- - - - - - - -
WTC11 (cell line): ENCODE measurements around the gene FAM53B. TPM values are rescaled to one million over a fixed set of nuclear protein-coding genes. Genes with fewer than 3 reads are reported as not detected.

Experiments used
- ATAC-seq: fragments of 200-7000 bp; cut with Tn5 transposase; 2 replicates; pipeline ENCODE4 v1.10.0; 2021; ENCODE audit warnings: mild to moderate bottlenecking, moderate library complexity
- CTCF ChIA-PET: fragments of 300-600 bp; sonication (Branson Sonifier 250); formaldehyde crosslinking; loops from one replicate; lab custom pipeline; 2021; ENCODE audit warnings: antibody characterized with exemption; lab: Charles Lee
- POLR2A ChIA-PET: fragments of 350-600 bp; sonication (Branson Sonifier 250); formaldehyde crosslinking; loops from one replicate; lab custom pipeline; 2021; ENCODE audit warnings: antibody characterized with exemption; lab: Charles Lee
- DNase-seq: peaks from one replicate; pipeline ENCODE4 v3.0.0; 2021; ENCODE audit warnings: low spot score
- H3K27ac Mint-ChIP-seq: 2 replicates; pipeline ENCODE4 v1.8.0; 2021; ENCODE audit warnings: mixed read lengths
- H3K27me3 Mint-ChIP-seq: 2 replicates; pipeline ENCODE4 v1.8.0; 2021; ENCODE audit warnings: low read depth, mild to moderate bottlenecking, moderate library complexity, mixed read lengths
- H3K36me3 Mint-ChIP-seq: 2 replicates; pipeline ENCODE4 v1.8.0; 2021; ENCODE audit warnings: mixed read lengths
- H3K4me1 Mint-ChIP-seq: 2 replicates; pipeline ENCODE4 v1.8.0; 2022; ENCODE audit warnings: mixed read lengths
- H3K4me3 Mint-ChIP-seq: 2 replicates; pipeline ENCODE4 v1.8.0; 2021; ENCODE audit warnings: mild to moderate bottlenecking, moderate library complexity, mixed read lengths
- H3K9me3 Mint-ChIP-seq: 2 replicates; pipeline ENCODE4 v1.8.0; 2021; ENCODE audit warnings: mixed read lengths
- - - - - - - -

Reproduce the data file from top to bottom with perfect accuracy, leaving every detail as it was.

WTC11 (cell line): ENCODE measurements around the gene FAM53B. TPM values are rescaled to one million over a fixed set of nuclear protein-coding genes. Genes with fewer than 3 reads are reported as not detected.

Experiments used
- ATAC-seq: fragments of 200-7000 bp; cut with Tn5 transposase; 2 replicates; pipeline ENCODE4 v1.10.0; 2021; ENCODE audit warnings: mild to moderate bottlenecking, moderate library complexity
- CTCF ChIA-PET: fragments of 300-600 bp; sonication (Branson Sonifier 250); formaldehyde crosslinking; loops from one replicate; lab custom pipeline; 2021; ENCODE audit warnings: antibody characterized with exemption; lab: Charles Lee
- POLR2A ChIA-PET: fragments of 350-600 bp; sonication (Branson Sonifier 250); formaldehyde crosslinking; loops from one replicate; lab custom pipeline; 2021; ENCODE audit warnings: antibody characterized with exemption; lab: Charles Lee
- DNase-seq: peaks from one replicate; pipeline ENCODE4 v3.0.0; 2021; ENCODE audit warnings: low spot score
- H3K27ac Mint-ChIP-seq: 2 replicates; pipeline ENCODE4 v1.8.0; 2021; ENCODE audit warnings: mixed read lengths
- H3K27me3 Mint-ChIP-seq: 2 replicates; pipeline ENCODE4 v1.8.0; 2021; ENCODE audit warnings: low read depth, mild to moderate bottlenecking, moderate library complexity, mixed read lengths
- H3K36me3 Mint-ChIP-seq: 2 replicates; pipeline ENCODE4 v1.8.0; 2021; ENCODE audit warnings: mixed read lengths
- H3K4me1 Mint-ChIP-seq: 2 replicates; pipeline ENCODE4 v1.8.0; 2022; ENCODE audit warnings: mixed read lengths
- H3K4me3 Mint-ChIP-seq: 2 replicates; pipeline ENCODE4 v1.8.0; 2021; ENCODE audit warnings: mild to moderate bottlenecking, moderate library complexity, mixed read lengths
- H3K9me3 Mint-ChIP-seq: 2 replicates; pipeline ENCODE4 v1.8.0; 2021; ENCODE audit warnings: mixed read lengths